Yes yes yes yes yes.
Originally Posted by Lexibaby
Has anyone gone through this?
And it is HARD to watch the man you love go through this.
After enduring this kind of crap from the time his son was ~6 mos. old, my husband was finally awarded sole legal and physical custody, when his son was eight
When you're up against a mother who's not afraid of being found in contempt of court, you are playing a game of perseverance. Steel yourself.
I am very willing to discuss specifics and strategy in more detail, if you want to PM me. (I'm not opposed to sharing info. openly, but I already have done that quite a bit. And without knowing more detail about your situation, I don't know which parts of my family's experience would be most helpful to you.)
Some important basics:
* Document EVERYTHING. Sure, people can lie in a log. But for some reason, when a judge or custodial evaluator is hearing two different stories, it lends credibility if you've kept a log that backs up your
story. Logs can also help you identify patterns and piece together information. For example, you may look back and realize the times the ex was most difficult to deal with happened to coincide with her shacking up with new boyfriends... but you didn't know about that at the time.
* Read the laws and case law for yourself
. If the letter of the law is favorable to your case, do not accept a lawyer's - or even a trial court judge's - explanation that in practice
things are done or enforced differently than they are, on paper. Don't shy away from insisting that the letter of the law be followed.
*Don't give up.
In one year alone, my husband had at least 3 hearings where the judge ruled his ex-wife was NOT in contempt for repeatedly denying him access to his son (when he traveled to visit him, after she moved him across the country)... because the law only said he was entitled to "liberal parenting time" when he visited out there, it did not specify HOW MUCH parenting time was "liberal". So how could she be found in contempt for deciding that 3 hours in a week-long visit was "liberal"? It was SO frustrating
! But in the end, it worked in my husband's favor. Ultimately, he asked for custody, basically arguing that the court was incapable of enforcing his parental rights and dealing effectively with his ex-wife's persistent efforts to cut off his relationship with his child and that this was not in the child's best interest. The new judge agreed with him - and even cited all the prior hearings he'd lost, as evidence that there WAS, indeed, a problem with leaving the child in the mother's custody: she was good at getting away with
* Talk with your husband and become like-minded about when you'd be ready to fight for custody - and how it should be structured, if he won. The ex need not switch roles with your husband and become a minor figure in the child's life. Parenting time could still be close to 50-50. But if he had the title "custodial parent", the cops WOULD intervene, if his ex refused to return the child to him when it was his parenting time. (Not that you WANT cops involved - that's upsetting to the kid - but sometimes that shift in the balance of power, the knowledge that the law's no longer on her side, will cause a problem mother to toe the line and actual cops aren't necessary.)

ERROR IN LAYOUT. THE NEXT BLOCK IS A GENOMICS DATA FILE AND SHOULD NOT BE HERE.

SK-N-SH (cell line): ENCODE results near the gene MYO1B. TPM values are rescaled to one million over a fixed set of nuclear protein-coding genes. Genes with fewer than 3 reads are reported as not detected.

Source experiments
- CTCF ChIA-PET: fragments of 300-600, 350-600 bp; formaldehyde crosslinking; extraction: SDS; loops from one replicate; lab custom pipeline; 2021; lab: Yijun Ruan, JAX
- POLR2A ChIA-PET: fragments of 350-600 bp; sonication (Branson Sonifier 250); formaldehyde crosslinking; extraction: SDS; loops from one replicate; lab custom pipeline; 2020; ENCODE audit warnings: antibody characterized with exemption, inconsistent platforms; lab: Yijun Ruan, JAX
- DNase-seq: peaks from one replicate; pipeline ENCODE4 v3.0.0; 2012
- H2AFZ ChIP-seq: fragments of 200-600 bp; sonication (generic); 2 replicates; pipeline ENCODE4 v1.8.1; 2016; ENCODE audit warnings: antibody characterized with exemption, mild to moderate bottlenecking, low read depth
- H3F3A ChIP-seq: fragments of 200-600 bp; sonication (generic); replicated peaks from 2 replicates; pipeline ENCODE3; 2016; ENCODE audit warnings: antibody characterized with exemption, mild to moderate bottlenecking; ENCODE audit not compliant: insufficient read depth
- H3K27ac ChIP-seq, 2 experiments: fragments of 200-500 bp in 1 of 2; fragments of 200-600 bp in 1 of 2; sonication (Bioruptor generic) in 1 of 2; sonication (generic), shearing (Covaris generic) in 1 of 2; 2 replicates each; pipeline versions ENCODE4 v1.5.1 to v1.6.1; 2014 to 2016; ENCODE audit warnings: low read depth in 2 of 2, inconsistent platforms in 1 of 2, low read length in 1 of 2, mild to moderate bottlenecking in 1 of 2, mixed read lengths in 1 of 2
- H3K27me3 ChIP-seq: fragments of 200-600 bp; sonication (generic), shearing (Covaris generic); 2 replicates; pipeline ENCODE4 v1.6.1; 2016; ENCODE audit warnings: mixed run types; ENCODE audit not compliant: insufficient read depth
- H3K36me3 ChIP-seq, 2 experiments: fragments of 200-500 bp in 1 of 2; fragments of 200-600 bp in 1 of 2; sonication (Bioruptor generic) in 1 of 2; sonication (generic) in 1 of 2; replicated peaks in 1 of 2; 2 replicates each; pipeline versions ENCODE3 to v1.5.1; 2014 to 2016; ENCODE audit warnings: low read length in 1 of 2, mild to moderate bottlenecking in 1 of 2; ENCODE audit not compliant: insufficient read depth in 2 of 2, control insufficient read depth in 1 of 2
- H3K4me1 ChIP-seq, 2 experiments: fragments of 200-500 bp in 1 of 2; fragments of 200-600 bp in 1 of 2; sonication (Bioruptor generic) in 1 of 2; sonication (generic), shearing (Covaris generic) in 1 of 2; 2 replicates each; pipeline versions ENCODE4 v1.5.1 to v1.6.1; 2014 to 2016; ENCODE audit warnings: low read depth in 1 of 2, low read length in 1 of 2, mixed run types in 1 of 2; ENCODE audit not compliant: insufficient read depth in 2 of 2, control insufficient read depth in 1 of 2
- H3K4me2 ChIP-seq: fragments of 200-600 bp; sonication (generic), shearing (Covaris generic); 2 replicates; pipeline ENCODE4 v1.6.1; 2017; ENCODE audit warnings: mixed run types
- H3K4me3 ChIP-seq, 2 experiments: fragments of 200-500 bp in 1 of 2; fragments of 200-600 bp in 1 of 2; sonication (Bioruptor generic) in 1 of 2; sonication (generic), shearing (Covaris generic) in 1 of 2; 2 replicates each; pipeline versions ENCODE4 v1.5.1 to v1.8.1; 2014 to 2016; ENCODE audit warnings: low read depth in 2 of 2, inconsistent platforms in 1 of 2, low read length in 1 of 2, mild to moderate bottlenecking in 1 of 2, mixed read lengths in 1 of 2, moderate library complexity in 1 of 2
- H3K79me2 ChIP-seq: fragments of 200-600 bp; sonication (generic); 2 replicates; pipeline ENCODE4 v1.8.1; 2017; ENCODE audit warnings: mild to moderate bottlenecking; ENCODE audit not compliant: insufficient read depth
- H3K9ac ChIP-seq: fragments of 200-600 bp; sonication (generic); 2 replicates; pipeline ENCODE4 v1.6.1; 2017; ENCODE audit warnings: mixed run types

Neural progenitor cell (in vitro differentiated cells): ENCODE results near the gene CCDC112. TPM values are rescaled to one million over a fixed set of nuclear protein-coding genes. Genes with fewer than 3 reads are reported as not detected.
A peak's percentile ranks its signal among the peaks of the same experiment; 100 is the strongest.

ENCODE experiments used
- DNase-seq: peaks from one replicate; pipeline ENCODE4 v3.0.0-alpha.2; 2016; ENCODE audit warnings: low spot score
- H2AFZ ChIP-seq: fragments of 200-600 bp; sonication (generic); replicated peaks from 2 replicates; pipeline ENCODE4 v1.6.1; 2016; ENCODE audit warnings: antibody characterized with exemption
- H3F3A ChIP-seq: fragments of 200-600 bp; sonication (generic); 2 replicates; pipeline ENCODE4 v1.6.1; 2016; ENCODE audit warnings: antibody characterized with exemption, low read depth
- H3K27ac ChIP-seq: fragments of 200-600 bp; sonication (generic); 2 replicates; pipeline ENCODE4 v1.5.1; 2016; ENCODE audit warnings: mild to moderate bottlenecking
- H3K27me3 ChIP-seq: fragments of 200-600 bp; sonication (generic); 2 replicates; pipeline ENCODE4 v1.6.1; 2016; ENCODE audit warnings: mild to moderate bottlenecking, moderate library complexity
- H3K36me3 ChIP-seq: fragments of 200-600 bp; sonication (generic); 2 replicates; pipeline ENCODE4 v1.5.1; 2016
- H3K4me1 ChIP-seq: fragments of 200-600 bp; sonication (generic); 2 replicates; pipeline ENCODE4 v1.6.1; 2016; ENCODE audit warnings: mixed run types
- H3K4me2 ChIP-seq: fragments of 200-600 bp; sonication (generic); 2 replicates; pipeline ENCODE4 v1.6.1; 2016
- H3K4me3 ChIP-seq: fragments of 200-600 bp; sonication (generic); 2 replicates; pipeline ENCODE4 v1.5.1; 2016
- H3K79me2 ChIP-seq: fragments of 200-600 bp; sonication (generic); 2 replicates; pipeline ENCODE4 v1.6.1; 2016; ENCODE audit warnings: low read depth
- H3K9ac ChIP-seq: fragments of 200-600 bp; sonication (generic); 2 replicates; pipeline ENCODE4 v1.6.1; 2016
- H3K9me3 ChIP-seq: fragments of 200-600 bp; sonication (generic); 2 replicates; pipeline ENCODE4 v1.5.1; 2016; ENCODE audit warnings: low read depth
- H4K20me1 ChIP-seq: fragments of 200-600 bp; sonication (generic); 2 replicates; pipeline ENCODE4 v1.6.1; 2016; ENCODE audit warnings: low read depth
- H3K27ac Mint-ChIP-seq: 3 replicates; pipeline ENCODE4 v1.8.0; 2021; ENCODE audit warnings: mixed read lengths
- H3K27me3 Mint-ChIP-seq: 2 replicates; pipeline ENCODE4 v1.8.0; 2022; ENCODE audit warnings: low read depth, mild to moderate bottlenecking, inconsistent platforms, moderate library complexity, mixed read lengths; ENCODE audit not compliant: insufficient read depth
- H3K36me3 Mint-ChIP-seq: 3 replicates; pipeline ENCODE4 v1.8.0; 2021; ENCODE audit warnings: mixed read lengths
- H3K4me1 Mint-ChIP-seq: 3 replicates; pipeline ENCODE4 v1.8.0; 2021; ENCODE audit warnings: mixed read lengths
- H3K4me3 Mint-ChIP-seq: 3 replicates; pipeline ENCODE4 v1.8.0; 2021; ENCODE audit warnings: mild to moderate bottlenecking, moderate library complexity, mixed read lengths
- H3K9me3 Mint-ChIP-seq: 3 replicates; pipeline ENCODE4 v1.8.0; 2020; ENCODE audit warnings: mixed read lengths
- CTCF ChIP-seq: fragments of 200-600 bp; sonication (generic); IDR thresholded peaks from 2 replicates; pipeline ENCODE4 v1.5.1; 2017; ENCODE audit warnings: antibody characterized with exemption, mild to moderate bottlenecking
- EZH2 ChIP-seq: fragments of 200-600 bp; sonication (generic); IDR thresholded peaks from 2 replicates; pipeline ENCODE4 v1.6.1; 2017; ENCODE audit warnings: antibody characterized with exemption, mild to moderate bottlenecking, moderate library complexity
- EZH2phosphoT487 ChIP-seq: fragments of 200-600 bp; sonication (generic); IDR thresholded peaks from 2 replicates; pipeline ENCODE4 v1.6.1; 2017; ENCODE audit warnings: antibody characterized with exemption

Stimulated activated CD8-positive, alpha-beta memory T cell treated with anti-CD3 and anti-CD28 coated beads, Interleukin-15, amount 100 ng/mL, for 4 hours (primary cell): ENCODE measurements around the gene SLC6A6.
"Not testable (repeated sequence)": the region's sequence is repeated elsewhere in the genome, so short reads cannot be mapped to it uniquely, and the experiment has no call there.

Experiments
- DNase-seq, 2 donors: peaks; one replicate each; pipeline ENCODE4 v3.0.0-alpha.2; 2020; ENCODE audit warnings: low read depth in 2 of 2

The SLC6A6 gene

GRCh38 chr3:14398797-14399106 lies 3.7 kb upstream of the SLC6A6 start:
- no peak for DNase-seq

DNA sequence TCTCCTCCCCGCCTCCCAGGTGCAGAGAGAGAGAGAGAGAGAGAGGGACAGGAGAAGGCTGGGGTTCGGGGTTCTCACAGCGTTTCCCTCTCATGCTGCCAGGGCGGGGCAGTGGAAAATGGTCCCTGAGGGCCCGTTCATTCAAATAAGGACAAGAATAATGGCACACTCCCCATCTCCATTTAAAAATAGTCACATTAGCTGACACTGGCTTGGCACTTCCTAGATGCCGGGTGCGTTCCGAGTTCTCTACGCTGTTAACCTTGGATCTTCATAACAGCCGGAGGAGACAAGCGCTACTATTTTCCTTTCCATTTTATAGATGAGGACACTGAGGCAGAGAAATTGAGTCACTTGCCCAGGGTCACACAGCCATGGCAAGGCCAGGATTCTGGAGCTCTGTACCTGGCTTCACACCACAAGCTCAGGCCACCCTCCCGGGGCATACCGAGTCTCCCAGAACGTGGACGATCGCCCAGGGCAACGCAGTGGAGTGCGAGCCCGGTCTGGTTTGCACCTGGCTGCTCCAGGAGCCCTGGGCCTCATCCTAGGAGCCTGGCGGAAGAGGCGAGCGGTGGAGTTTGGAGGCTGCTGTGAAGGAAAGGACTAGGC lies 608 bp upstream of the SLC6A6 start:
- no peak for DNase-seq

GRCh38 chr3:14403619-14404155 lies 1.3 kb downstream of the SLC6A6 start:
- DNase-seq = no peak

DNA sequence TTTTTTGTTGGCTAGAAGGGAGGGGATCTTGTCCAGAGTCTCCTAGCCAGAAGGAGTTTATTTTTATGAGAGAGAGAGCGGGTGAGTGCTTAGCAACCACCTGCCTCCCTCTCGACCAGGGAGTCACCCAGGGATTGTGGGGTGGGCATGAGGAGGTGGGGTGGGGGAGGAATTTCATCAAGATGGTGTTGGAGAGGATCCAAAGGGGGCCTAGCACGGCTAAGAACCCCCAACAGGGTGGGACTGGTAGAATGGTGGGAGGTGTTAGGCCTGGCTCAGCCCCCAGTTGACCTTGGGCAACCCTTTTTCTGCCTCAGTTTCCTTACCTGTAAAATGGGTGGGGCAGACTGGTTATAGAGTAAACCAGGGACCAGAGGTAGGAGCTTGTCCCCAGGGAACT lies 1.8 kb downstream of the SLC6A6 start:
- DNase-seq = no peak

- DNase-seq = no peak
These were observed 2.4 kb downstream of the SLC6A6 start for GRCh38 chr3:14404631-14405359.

* He must show up on time to pick up his child every single time he's supposed to have parenting time,
even if his ex says not to come. You must find some way to document that he did this. He must be able to prove he was DENIED visitation, not that he didn't show up. Same with other parental involvement. If she tells him not to come to the school play or parent-teacher conferences or his son's soccer games, he needs to go anyway. If she flips out, it will be clear SHE behaved badly, not that your husband didn't care enough to attend. (Hopefully, being in public will keep her from behaving in a way that would embarass the child, even though she may be angry.)
* Focus on the right thing:
Some alienated fathers who get lost in their own pain end up concluding the best, most selfless thing they can do is to walk away, so their child's life can be free of conflict. But absolutely everything I've ever read about children whose fathers DID walk away shows that kids fare BETTER knowing their Dad was driven to fight for contact with them; as opposed to seeing that their Dad was capable of walking away and losing them. Your husband's pain is awful, but it's not the important thing
. When a child has TWO loving, capable, non-abusive parents who both WANT to be involved, it is abusive and it is neglectful of the child's most basic, most important needs to try to terminate or sabotage the child's relationship with one of those parents.
It's harder to justify backing down and easier to continue the good fight, when you remember that your child's being abused